by Margaret Wheatley and Myron Kellner-Rogers, 1996
Why do so many people in organizations feel discouraged and fearful about the future? Why does despair only increase as the fads fly by, shorter in duration, more costly in each attempt to improve? Why have the best efforts to create significant and enduring organizational change resulted in so many failures? We, and our organizations, exist in a world of constant evolutionary activity. Why has change become so unnatural in human organizations?
We believe that the accumulating failures at organizational change can be traced to a fundamental but mistaken assumption that organizations are machines. Organizations-as-machines is a 17th century notion, from a time when scientists began to describe the universe as a great clock. Our modern belief in prediction and control originated in these clockwork images. Cause and effect were simple relationships; everything could be known; organizations and people could be engineered into efficient solutions. Three hundred years later, we still search for “tools and techniques” and “change levers”; we attempt to “drive” change through our organizations; we want to “build” solutions and “reengineer” for peak efficiencies.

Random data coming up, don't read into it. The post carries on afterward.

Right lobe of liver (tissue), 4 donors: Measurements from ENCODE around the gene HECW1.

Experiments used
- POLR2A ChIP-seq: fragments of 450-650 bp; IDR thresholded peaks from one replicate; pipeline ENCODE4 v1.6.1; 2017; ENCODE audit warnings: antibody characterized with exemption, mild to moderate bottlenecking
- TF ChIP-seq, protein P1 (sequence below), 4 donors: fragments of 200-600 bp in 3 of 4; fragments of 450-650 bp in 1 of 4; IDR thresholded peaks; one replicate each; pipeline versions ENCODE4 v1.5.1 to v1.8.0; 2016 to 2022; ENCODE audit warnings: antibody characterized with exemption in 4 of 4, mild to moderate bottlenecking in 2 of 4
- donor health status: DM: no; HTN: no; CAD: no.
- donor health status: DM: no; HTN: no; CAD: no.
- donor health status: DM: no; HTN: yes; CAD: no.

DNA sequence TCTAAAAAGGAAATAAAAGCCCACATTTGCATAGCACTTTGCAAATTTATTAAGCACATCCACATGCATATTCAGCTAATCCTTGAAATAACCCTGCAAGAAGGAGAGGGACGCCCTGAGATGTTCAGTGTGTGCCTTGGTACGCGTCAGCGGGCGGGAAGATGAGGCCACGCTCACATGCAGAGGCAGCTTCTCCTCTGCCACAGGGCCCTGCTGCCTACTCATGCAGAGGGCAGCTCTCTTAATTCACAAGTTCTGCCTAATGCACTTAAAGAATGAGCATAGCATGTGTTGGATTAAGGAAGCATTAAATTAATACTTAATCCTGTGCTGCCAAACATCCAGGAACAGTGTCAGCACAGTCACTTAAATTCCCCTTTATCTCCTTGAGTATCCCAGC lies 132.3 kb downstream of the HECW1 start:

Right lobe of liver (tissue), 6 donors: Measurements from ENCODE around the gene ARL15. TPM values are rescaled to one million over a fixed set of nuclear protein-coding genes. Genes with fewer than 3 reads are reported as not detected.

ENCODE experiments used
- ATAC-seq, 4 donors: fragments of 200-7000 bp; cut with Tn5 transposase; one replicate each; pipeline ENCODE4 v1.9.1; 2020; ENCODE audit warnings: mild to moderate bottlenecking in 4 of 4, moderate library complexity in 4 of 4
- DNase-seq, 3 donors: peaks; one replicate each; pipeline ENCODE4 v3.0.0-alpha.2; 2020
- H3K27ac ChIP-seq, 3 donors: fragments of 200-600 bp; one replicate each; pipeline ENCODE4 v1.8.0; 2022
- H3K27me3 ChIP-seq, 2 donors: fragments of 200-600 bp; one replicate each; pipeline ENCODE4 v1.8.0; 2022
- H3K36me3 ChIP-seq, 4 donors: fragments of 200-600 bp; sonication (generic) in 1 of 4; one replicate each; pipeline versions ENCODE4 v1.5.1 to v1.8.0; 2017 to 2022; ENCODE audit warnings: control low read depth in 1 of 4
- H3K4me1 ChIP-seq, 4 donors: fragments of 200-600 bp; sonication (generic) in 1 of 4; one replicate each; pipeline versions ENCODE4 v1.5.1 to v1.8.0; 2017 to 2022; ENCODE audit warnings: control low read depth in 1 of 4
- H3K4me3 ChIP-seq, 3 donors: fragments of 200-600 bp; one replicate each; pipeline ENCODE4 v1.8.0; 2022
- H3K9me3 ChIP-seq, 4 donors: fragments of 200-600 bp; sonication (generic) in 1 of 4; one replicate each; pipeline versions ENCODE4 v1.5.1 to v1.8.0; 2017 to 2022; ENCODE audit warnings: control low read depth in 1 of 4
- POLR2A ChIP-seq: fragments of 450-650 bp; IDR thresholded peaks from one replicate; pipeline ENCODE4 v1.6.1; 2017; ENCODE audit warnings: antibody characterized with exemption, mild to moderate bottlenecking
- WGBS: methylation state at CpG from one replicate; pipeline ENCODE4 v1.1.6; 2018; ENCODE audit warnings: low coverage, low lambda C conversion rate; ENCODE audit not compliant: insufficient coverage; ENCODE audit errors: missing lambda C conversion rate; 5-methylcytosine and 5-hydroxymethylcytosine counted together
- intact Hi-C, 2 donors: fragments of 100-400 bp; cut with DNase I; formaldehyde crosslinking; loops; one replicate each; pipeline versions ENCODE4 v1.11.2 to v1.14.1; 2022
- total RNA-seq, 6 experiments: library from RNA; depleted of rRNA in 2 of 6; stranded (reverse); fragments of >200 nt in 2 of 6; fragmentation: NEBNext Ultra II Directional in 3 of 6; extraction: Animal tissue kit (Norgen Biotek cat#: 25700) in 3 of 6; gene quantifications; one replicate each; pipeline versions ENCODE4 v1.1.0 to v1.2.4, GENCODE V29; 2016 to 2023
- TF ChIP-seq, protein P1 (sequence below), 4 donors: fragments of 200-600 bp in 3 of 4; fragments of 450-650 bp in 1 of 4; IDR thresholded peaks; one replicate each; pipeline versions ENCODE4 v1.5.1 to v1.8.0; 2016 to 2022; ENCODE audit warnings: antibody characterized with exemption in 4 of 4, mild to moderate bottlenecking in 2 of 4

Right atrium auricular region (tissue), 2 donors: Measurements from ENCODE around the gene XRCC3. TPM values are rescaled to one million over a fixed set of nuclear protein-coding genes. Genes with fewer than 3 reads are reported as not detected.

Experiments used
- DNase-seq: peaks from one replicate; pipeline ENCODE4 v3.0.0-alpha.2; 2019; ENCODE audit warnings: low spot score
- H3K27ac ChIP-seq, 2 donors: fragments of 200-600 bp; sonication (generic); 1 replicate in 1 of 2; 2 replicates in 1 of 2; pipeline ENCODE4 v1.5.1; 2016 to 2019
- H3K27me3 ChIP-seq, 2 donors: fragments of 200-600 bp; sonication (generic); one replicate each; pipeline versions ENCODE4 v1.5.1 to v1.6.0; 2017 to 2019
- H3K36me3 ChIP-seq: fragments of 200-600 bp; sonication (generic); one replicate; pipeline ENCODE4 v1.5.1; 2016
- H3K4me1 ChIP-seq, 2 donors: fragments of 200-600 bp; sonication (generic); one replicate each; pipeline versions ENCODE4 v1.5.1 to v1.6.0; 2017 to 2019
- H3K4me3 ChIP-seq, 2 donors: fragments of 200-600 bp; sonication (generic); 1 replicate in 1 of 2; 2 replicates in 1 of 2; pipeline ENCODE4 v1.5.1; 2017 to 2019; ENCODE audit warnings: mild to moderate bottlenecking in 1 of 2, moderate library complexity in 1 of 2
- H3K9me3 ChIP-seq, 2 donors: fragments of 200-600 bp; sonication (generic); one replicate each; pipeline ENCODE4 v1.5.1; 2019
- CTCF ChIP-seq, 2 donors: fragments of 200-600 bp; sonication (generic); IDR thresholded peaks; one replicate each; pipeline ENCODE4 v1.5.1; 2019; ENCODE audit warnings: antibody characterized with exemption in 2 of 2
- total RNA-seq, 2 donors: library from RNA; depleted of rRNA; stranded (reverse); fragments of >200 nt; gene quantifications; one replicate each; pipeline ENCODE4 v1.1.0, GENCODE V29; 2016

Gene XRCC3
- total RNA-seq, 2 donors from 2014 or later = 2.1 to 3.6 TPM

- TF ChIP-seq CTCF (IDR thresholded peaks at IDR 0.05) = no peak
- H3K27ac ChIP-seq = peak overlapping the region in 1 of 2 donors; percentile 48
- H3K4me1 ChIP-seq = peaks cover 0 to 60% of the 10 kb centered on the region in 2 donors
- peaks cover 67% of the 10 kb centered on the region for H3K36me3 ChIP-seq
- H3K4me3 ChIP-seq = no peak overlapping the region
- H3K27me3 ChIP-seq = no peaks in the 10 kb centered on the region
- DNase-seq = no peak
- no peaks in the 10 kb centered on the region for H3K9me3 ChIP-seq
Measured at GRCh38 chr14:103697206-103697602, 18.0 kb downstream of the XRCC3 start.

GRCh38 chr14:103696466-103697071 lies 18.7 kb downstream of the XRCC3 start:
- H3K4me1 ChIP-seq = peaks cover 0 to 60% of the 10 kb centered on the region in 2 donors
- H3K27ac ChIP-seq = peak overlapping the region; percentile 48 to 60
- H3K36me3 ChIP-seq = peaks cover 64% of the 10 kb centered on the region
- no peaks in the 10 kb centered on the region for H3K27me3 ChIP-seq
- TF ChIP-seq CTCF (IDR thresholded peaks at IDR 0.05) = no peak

But why would we want an organization to behave like a machine? Machines have no intelligence; they follow the instructions given to them. They only work in the specific conditions predicted by their engineers. Changes in their environment wreak havoc because they have no capacity to adapt.
These days, a different ideal for organizations is surfacing. We want organizations to be adaptive, flexible, self-renewing, resilient, learning, intelligent–attributes found only in living systems. The tension of our times is that we want our organizations to behave as living systems, but we only know how to treat them as machines.
It is time to change the way we think about organizations. Organizations are living systems. All living systems have the capacity to self-organize, to sustain themselves and move toward greater complexity and order as needed. They can respond intelligently to the need for change. They organize (and then reorganize) themselves into adaptive patterns and structures without any externally imposed plan or direction.
Self-organizing systems have what all leaders crave: the capacity to respond continuously to change. In these systems, change is the organizing force, not a problematic intrusion. Structures and solutions are temporary. Resources and people come together to create new initiatives, to respond to new regulations, to shift the organization’s processes. Leaders emerge from the needs of the moment. There are far fewer levels of management. Experimentation is the norm. Local solutions predominate but are kept local, not elevated to models for the whole organization. Involvement and participation constantly deepen. These organizations are experts at the process of change. They understand their organization as a process of continuous organizing.